Membership in automotive associations and initiatives
Daimler is active in a variety of associations and initiatives that address the issue of human rights. They include the following:
- UN Global Compact: Daimler is a member of the LEAD group and takes part in two action platforms (Decent Work in Global Supply Chains and Reporting)
- German Global Compact Network: Daimler is the sponsor for human rights issues and a member of the steering committee
- econsense – Forum for sustainable development: Daimler is the sponsor for human rights issues and a member of the Supply Chains working group
In addition, Daimler initiated the “Human Rights Roundtable of the Automotive Industry”, which it has also hosted on several occasions. This roundtable brought together representatives of the automotive industry with political representatives. It mainly addressed the challenges that the automotive industry faces in the implementation of its human rights due diligence obligations. Their goal is the joint development and implementation of standards.
Raw material initiatives as important platforms
Daimler pursues a risk-based approach. This means that we endeavor to create as much transparency as possible about the upstream value-added stages of raw material supply chains that have a high risk of human rights violations. In this way we want to identify areas that are critical to human rights and to define and implement targeted measures.
In addition to our own measures, we are also active in raw materials initiatives that complement the impact of our activities to promote the responsible procurement of raw materials and can amplify them. The focus of these initiatives is the responsible use of cobalt, steel, and aluminum. With these goals in mind, we are active in the Responsible Minerals Initiative, the Responsible Steel Initiative, the Aluminium Stewardship Initiative, and other organizations. Through targeted cooperation with relevant stakeholders in raw material supply chains, we want to contribute to improving working conditions and preventing human rights violations in raw material mining operations. These initiatives serve as important platforms that also make available sophisticated instruments to enable the traceability of the origin of materials such as cobalt, steel, and aluminum.
Monitoring selected raw material chains
In order to produce vehicles, we need certain raw materials that can, in some circumstances, be mined or processed under conditions that could be critical from a human rights standpoint. That is why the supervision of these supply chains has a high priority for us. Within the framework of the HRRS, we are therefore striving to recognize and prevent such risks and negative effects early on. By the end of 2020, therefore, 20 percent of all high-risk raw materials are to be reviewed, and by 2025 it should be 70 percent.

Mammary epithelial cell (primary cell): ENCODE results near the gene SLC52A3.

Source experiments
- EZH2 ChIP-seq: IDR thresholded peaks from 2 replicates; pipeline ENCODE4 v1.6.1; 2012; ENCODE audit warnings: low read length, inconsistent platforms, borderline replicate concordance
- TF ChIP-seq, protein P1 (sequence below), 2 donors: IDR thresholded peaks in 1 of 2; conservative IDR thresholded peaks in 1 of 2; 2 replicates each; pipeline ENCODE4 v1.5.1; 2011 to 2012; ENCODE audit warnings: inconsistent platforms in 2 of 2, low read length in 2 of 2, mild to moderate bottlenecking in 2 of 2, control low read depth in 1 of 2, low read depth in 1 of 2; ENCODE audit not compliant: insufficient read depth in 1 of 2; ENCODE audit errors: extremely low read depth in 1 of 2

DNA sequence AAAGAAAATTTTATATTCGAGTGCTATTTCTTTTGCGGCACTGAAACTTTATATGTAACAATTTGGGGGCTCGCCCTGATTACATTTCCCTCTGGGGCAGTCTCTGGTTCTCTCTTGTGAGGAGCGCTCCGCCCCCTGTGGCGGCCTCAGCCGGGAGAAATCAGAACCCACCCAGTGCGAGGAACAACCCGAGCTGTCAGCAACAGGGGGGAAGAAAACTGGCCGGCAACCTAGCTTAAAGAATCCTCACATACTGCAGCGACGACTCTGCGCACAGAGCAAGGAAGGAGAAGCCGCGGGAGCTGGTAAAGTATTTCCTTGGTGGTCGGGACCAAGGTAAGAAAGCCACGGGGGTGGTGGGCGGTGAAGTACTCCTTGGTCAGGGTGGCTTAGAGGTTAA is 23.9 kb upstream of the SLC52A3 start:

Cobalt is a special area of focus for our sustainability management activities because of the potential human rights risks associated with its supply chain. Demand for cobalt will initially continue to increase due to the expanding electrification of vehicle fleets. Following a pilot project launched in 2018, we commissioned an external auditing firm in 2019 for a three-year program. The company’s task is to audit the cobalt supply chains of the battery cell suppliers of Mercedes-Benz AG at the time the commission was issued. These audits will be conducted to determine if the supply chains meet the OECD standards. In the first year of the program, the aim is to gradually audit the cobalt supply chains of our battery cell suppliers. The audits cover both downstream suppliers (from the battery manufacturers to the refineries) and upstream suppliers (from the refineries to the mines). We employ such audits in order to evaluate suppliers and identify high-risk areas and the potential for improvement.
A large proportion of the downstream suppliers were already audited in 2019. However, some audits still need to be performed at cathode manufacturers, additional refineries, and, above all, smelters and mines. Initial results from the evaluations show that the audited companies still have problems establishing due diligence systems in accordance with OECD standards. These systems help to ensure that human rights are duly respected. The audited companies perform much better with regard to material control. If an audit discovered a need for improvement, specific Corrective Action Plans were developed together with the supplier, i.e. a list of corrective measures that the supplier in question has to implement. The supplier has a certain amount of time to do this, which varies depending on the severity of the discovered deficiencies. We continuously monitor implementation of these measures. Among other things, they help to improve the due diligence process. Several suppliers were already working on the implementation of such improvement plans during the reporting year, while we are currently coordinating such plans with other suppliers. If a supplier does not accept the improvement plan, we will contact the company that is the next highest in the supply chain in order to have the plan accepted and implemented. Since there is no direct contractual relationship in this case, we have no legal basis for enforcing the plan.